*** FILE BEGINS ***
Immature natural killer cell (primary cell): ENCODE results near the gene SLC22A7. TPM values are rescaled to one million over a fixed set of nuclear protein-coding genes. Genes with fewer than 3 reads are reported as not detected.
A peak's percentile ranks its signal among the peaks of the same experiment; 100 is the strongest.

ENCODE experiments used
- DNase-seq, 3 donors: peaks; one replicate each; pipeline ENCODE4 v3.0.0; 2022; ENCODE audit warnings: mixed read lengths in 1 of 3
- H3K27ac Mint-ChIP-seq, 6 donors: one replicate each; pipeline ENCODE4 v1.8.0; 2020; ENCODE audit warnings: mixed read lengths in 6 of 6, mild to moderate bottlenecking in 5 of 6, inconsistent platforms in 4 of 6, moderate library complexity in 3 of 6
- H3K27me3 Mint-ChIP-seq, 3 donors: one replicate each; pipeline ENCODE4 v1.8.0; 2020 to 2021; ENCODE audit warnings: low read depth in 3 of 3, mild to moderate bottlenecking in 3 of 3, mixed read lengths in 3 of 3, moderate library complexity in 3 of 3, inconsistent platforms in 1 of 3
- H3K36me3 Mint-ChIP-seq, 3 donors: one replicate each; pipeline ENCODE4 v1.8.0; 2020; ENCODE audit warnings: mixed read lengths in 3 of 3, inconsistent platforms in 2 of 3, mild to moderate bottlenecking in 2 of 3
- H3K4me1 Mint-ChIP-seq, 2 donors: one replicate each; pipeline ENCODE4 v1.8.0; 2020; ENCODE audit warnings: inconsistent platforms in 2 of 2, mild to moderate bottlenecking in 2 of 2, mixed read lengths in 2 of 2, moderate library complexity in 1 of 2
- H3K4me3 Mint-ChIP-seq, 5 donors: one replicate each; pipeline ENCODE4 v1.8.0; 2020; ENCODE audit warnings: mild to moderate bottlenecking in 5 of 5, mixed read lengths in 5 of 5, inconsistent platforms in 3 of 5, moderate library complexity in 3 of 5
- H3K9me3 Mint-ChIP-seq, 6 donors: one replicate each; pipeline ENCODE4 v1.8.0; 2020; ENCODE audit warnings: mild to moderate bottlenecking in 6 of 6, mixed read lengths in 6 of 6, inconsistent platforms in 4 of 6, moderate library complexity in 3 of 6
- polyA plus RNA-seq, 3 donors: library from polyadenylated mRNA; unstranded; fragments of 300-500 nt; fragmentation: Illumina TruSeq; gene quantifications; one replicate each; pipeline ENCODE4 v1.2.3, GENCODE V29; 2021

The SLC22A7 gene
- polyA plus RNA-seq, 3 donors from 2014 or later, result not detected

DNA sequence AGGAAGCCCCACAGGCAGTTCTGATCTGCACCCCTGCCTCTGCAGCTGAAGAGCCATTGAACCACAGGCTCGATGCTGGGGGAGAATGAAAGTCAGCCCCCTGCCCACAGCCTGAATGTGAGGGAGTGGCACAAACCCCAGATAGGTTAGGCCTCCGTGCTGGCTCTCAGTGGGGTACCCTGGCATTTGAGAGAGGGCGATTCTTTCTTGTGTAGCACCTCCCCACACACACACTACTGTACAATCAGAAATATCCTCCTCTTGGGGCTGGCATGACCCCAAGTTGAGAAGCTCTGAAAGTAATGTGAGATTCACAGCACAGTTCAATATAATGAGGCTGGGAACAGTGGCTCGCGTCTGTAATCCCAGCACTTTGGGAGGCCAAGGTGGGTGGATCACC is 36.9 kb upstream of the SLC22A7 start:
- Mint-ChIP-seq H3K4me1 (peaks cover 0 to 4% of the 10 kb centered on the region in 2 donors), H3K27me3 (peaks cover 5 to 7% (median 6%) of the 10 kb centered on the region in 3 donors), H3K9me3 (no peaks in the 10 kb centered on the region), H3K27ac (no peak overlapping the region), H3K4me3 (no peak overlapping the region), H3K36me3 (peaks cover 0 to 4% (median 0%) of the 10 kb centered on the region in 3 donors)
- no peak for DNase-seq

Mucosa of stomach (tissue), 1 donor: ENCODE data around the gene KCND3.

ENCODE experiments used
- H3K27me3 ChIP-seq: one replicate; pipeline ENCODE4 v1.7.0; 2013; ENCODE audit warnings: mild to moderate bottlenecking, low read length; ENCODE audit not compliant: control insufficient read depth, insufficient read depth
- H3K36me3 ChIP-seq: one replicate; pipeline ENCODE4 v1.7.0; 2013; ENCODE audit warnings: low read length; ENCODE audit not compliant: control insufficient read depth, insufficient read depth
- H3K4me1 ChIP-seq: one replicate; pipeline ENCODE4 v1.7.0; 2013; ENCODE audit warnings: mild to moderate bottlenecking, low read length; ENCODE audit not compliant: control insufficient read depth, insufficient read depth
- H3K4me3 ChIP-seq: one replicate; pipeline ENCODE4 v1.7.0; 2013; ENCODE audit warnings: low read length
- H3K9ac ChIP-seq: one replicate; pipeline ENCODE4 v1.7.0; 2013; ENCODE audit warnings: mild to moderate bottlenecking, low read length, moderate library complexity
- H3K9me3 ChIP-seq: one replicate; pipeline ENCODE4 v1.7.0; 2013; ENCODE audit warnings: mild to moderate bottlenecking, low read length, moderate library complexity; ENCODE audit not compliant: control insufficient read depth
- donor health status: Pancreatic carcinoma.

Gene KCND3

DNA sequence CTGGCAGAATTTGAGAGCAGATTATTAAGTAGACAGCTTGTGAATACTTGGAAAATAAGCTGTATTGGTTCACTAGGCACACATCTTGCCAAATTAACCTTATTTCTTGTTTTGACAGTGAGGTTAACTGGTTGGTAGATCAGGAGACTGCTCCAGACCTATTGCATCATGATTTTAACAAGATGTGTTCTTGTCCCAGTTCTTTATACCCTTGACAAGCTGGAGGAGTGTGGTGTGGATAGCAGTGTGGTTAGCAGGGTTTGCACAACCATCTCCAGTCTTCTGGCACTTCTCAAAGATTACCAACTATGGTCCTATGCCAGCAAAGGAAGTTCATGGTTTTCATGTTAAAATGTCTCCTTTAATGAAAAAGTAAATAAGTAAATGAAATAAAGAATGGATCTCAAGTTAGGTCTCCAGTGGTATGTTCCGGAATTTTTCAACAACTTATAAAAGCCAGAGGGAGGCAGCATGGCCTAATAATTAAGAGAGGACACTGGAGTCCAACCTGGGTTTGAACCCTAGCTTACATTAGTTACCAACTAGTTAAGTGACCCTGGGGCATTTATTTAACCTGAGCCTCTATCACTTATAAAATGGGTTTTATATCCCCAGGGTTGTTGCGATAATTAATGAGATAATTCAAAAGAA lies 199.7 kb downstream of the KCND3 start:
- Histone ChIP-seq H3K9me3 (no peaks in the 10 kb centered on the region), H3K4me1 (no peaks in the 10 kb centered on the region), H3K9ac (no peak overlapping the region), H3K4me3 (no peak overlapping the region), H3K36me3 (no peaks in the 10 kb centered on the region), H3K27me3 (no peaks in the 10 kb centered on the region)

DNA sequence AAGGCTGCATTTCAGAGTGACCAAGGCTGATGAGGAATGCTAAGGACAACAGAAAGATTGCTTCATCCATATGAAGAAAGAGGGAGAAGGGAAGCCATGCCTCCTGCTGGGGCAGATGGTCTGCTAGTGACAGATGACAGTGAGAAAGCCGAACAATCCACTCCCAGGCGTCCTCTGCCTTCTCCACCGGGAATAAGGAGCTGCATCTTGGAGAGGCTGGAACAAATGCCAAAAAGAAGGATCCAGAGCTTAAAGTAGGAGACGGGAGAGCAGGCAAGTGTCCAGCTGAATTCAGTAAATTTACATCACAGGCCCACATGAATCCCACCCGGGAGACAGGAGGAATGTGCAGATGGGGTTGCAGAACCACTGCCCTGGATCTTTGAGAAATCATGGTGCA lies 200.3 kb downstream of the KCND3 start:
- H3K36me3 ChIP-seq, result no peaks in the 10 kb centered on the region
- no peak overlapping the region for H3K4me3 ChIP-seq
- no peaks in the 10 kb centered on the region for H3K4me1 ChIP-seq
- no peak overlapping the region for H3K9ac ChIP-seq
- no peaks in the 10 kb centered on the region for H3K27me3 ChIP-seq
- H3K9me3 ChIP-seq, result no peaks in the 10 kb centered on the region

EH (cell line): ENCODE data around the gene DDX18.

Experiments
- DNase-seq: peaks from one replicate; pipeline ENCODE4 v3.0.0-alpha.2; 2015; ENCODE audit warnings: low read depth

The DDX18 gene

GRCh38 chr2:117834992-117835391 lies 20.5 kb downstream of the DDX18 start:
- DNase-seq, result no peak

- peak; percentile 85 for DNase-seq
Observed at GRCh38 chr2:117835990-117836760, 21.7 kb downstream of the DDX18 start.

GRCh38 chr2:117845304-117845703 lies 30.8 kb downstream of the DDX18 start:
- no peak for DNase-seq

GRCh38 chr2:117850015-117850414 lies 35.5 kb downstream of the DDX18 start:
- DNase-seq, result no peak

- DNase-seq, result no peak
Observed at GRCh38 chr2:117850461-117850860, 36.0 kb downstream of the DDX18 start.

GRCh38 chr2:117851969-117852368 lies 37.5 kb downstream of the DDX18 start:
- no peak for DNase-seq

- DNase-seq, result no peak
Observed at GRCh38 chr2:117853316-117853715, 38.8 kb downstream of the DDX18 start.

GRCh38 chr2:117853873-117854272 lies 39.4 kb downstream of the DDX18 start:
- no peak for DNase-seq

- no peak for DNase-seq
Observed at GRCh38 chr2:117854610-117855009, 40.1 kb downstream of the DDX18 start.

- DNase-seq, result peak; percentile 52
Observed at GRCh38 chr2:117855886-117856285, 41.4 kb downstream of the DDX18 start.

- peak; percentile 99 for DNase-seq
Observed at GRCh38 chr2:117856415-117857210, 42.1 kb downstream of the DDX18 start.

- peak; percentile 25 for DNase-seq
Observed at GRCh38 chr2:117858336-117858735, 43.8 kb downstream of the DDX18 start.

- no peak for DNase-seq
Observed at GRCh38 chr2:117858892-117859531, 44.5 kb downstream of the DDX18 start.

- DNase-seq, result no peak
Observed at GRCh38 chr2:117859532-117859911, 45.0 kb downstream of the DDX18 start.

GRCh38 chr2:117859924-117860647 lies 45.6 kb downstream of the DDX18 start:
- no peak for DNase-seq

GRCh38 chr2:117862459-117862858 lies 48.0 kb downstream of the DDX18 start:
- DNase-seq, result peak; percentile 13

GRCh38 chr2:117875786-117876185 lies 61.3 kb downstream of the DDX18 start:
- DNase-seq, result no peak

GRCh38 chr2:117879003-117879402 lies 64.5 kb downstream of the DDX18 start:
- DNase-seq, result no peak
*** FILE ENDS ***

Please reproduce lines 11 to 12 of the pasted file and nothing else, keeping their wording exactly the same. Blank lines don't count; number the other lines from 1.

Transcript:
- polyA plus RNA-seq, 3 donors: library from polyadenylated mRNA; unstranded; fragments of 300-500 nt; fragmentation: Illumina TruSeq; gene quantifications; one replicate each; pipeline ENCODE4 v1.2.3, GENCODE V29; 2021

The SLC22A7 gene